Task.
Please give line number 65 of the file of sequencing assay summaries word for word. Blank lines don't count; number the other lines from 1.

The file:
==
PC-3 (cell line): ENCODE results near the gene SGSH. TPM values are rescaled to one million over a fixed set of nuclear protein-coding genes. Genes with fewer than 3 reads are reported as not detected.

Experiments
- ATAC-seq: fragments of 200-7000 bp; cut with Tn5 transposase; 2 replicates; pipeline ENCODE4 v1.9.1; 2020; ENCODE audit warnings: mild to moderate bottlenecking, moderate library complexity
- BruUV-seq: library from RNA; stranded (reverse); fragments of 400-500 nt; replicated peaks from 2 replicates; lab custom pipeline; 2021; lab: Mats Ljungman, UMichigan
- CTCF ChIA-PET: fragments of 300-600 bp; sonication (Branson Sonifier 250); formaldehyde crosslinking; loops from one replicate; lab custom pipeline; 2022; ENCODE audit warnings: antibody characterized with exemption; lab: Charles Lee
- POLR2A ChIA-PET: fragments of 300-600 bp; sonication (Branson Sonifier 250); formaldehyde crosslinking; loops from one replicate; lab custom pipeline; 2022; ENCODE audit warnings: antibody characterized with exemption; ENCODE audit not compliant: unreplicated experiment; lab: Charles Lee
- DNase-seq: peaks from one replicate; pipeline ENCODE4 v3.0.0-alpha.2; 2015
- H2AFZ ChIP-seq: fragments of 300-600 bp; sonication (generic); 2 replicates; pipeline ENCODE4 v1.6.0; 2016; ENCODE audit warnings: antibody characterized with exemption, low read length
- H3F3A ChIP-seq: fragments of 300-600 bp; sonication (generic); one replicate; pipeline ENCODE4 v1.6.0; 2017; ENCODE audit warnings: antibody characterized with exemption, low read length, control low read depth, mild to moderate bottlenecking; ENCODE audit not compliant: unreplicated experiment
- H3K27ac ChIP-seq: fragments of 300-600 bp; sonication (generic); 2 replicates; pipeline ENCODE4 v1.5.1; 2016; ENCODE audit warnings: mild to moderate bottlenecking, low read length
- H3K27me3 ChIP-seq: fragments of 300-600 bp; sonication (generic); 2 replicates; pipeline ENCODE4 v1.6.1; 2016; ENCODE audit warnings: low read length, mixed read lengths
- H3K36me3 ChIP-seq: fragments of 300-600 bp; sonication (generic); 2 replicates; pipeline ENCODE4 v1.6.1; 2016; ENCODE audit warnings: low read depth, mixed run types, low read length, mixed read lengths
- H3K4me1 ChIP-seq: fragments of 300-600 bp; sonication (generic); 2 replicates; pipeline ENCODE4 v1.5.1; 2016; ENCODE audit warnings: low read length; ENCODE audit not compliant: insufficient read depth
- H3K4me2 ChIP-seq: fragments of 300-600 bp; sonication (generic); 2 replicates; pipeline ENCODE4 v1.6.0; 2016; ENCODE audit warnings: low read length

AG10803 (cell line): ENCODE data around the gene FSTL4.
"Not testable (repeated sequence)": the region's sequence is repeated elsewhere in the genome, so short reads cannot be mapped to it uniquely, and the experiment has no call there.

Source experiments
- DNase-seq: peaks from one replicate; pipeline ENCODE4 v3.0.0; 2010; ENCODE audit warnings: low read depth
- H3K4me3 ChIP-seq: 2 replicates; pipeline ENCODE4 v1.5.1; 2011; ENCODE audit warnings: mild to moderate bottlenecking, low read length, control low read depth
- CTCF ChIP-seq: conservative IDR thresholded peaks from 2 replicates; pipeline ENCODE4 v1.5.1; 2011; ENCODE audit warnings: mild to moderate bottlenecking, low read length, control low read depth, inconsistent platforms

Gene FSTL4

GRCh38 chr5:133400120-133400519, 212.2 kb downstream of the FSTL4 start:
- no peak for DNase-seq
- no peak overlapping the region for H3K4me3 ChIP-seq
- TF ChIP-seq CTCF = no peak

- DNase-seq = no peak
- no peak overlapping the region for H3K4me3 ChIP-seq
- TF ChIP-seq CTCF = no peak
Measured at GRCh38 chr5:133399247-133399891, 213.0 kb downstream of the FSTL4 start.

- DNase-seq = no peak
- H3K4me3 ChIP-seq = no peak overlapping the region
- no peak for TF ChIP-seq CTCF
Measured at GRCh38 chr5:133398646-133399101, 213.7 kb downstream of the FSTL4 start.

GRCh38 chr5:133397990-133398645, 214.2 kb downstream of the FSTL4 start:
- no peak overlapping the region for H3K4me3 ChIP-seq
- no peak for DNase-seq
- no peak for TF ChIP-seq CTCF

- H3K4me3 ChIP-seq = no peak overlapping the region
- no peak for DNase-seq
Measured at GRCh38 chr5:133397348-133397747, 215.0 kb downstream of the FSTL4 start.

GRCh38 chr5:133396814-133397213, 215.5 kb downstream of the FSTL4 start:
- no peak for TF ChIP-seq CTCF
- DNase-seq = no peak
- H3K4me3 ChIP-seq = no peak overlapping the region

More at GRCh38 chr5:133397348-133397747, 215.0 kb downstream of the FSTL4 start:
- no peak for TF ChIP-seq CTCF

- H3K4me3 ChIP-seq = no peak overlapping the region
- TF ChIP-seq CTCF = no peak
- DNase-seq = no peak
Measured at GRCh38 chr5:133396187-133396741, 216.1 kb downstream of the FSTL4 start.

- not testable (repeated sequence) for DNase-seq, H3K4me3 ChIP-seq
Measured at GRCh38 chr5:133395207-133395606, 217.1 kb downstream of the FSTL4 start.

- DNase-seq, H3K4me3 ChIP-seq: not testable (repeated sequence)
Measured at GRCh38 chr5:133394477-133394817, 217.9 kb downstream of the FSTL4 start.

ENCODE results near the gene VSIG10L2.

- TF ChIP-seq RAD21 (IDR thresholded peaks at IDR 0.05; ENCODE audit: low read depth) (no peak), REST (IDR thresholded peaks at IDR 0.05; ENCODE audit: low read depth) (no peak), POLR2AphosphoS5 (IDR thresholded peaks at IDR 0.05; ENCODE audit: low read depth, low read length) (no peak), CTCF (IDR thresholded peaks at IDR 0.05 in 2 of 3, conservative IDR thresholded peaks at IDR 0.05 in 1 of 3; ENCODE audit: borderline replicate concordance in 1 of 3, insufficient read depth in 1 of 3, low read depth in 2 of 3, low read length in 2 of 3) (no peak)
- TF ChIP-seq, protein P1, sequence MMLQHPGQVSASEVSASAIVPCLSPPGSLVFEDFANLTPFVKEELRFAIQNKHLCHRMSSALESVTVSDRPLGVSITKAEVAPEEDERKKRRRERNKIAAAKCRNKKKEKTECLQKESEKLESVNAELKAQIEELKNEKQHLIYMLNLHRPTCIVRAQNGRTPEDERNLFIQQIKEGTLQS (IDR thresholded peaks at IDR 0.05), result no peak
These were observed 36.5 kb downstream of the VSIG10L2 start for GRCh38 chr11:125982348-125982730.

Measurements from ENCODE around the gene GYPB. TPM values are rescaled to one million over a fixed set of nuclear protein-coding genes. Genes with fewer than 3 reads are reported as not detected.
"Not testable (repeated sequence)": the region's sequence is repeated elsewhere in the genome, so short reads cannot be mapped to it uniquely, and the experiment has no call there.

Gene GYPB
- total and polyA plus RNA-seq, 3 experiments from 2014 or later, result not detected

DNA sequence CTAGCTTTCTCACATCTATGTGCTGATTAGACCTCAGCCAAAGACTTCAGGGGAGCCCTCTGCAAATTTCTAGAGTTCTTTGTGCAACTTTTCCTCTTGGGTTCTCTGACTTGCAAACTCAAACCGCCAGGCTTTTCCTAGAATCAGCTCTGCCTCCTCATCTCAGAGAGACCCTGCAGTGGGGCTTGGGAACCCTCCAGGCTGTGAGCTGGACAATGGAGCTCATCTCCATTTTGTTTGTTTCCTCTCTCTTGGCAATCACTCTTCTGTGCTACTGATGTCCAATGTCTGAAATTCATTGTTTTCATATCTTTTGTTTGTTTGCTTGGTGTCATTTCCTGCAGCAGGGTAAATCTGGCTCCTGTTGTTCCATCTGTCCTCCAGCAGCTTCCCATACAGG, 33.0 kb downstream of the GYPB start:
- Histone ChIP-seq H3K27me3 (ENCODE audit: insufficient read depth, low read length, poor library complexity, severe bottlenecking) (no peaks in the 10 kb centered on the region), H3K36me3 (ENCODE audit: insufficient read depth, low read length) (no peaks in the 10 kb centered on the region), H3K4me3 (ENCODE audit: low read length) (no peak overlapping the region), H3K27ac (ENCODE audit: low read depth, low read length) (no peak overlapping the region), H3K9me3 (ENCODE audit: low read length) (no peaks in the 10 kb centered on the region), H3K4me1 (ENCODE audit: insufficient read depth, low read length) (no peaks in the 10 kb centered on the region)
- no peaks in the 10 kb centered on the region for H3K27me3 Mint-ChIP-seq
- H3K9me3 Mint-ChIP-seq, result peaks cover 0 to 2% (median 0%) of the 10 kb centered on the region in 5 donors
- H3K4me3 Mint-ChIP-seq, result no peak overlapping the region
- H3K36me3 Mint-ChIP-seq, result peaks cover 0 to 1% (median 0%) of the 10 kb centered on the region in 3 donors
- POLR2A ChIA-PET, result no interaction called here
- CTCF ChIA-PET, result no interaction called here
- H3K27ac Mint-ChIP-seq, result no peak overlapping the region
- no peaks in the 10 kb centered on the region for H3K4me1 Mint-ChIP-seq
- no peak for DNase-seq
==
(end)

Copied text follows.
- no peaks in the 10 kb centered on the region for H3K27me3 Mint-ChIP-seq